In the midst of the big 2022 Christmas week storm, a frozen sprinkler-system pipe burst at the Ohio Statehouse and flooded the state senate chamber. This year in Ohio’s gerrymandered, supermajority Republican legislature, democracy itself has been so severely threatened that many of us wondered if the event was an expression of cosmic justice.
As Ohio Supreme Court Chief Justice Maureen O’Connor retired due to the state’s mandated age limit, O’Connor—herself a Republican—condemned legislators who created one gerrymandered legislative and Congressional district map after another, O’Connor told the Associated Press: “My advice to them was, please review the Constitution and maybe go back to, what is it, fourth or fifth grade and learn about our institutions… And maybe, just maybe, review what it was like in Germany when Hitler intimidated the judiciary and passed those laws that allowed for the treatment of the Jewish population… This country cannot stand if the judiciary is intimidated.” The AP reports that, “In retirement, she has pledged to champion a constitutional amendment that fixes Ohio’s redistricting process…”
Ohio legislators have shown that in 2023 they are determined to increase the threshold for passing a state constitutional amendment from a simple 50 percent majority to a 60 percent majority. Here is Brent Larkin, the Plain Dealer‘s editorial page director from 1991 to 2009: “Many of these same Ohio officeholders and legislators involved in the scheme to limit citizen involvement in state government are the same ones who ignored the Ohio Constitution when they defied the will of the people by drawing gerrymandered legislative districts designed to remove any element of fairness from the redistricting process.” “The betrayal of public trust is breathtaking, though hardly surprising. The legislature leaving office is probably the most unscrupulous in Ohio’s history. Statehouse insiders believe the one taking office this week will be worse.”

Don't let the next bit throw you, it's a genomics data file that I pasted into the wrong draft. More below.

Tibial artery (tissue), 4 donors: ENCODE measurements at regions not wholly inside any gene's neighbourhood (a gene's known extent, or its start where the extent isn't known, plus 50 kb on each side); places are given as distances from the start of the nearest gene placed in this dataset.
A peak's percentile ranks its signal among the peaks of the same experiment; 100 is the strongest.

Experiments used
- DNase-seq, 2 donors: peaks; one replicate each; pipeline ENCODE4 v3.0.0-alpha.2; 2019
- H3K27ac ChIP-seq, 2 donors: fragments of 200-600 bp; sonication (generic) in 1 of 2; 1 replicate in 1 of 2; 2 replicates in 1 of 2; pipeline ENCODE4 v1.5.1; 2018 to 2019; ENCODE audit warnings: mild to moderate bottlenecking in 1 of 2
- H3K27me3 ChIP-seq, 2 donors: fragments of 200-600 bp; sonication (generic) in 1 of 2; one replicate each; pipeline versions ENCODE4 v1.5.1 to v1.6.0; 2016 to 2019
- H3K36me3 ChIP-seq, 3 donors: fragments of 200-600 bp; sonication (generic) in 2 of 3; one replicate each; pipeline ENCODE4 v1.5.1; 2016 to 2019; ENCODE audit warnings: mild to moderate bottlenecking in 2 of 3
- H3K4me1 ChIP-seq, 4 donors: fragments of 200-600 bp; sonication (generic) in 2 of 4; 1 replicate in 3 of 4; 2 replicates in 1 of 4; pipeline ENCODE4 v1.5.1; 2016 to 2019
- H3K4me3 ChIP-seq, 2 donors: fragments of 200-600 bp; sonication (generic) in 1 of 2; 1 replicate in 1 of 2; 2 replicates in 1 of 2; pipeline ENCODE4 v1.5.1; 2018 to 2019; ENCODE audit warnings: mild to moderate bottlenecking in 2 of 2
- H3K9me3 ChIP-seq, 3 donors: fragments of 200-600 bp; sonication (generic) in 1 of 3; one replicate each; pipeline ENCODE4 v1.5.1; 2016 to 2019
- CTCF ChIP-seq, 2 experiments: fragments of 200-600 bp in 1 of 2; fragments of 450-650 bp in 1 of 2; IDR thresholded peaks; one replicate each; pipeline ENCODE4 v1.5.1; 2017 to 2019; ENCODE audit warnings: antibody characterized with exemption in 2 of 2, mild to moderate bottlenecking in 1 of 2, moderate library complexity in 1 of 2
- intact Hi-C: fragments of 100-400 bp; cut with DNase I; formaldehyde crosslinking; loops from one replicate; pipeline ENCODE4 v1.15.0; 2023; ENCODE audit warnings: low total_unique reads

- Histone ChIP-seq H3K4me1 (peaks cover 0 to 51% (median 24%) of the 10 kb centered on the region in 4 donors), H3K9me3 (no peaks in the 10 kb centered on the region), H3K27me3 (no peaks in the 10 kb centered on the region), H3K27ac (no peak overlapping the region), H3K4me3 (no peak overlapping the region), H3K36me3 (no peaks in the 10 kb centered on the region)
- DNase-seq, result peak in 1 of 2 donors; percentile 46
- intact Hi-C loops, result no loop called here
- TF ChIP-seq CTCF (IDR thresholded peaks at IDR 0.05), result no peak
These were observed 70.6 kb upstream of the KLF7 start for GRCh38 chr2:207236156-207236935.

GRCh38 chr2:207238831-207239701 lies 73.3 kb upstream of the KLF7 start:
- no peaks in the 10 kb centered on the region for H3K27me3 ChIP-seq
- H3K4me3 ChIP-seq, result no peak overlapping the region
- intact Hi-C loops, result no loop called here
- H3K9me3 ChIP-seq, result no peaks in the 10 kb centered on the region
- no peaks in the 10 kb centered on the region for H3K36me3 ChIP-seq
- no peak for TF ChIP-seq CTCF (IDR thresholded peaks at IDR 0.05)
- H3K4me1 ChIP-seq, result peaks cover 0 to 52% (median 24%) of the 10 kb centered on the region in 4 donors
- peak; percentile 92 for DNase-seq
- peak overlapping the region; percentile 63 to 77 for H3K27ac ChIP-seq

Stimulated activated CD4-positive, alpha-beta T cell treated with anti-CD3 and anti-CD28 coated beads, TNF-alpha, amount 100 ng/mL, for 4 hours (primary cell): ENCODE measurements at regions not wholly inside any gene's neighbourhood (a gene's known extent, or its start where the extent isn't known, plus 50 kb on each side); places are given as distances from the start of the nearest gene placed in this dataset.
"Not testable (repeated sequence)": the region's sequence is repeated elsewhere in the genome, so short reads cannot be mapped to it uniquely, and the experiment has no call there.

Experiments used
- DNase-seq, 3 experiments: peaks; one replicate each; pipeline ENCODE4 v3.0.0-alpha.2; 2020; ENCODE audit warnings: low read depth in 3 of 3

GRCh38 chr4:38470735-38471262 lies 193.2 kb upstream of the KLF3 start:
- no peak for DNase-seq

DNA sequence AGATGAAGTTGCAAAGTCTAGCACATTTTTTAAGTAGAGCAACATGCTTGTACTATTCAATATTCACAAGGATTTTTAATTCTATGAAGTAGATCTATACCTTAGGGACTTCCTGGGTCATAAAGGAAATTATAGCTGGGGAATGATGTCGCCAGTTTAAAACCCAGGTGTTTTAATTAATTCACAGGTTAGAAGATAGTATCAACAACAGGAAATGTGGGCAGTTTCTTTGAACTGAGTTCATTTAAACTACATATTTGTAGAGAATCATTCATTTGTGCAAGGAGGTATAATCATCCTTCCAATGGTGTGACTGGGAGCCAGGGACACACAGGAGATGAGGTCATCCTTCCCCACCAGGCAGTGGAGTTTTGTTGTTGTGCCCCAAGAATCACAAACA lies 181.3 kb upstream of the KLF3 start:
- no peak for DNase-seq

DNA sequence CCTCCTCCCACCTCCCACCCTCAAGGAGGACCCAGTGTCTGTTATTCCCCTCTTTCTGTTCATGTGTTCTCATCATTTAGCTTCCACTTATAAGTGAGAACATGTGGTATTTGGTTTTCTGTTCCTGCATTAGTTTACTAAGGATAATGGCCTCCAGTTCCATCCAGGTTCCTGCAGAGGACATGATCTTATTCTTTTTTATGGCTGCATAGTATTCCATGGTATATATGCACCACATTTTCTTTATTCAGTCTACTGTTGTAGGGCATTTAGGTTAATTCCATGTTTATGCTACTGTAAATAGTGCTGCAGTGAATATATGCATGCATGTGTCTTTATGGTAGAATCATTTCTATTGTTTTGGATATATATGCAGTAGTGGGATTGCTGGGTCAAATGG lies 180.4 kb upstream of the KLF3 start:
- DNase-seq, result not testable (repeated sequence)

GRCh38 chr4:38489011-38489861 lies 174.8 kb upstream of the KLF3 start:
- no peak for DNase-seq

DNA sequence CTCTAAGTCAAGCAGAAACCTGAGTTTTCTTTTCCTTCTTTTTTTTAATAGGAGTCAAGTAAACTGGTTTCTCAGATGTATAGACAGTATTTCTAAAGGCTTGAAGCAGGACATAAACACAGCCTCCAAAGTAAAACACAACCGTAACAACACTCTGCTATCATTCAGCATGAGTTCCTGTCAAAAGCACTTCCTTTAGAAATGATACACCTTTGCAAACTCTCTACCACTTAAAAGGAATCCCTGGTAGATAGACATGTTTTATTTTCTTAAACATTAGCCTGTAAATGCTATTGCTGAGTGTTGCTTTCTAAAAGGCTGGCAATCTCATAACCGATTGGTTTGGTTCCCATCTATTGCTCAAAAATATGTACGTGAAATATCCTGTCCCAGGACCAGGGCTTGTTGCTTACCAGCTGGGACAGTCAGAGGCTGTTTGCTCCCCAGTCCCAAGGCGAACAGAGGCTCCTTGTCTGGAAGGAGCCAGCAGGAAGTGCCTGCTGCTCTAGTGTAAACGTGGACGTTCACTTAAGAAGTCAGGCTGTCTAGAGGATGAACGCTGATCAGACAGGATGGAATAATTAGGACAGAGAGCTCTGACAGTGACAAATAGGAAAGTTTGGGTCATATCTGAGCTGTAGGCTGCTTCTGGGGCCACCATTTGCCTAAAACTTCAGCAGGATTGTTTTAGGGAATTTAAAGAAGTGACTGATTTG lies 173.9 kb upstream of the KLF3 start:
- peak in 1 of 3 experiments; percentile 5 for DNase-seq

With such serious threats to democracy and a mass of controversial bills on a range of issues, one danger is that concerns about public education will just slip through the cracks. Because it is essential that the public be informed about our state’s most pervasive and influential institution—our public schools, here is a summary of what happened in Ohio public education policy this year.
Bad Things that Did Not Happen in 2022
The 134th Ohio General Assembly did not pass Ohio Senate Bill 178 to hollow out the Ohio State Board of Education and shift its primary responsibilities (including overseeing the Department of Education itself) to a new cabinet Department of Education and the Workforce under the Governor. Politics have already to some degree invaded the Ohio State Board of Education, because the governor already appoints 8 of its 19 members. And during the past two years there have been several legislative/gubernatorial interventions to gerrymander the districts of elected members to favor Republicans, and to fire unruly members and appoint new members who would be more faithful to Ohio Republicans’ priorities.
In 2022, the Ohio Senate passed SB 178 to move the important functions of the State Board of Education under the governor’s control, to insulate the state board from the will of the people, and to remove many of the State Board’s responsibilities. In December, during the last week of the legislative session, SB 178 was heard by the House Education Committee, but the bill never came up for committee vote and never was acted on by the Ohio House. At 2:30 AM, before the the 134th General Assembly permanently adjourned at 6:30 AM, Senate President Matt Huffman inserted the entire 2,144 page SB 178 into HB 151 to ban transgender girls from sports, inserted another amendment to ban school vaccine mandates, and sent the entire package back to the Ohio House, where it failed by 6 votes. Although this problematic bill failed in the 134th General Assembly, Senate President Matt Huffman has pledged another attempt during 2023 to politicize the State Board of Education in the 135th Ohio General Assembly.
A Mass of Culture War Bills Will Die Because They Never Came Up for a Vote (For details, see Honesty for Ohio Education or the Northeast Ohio Friends of Public Education.)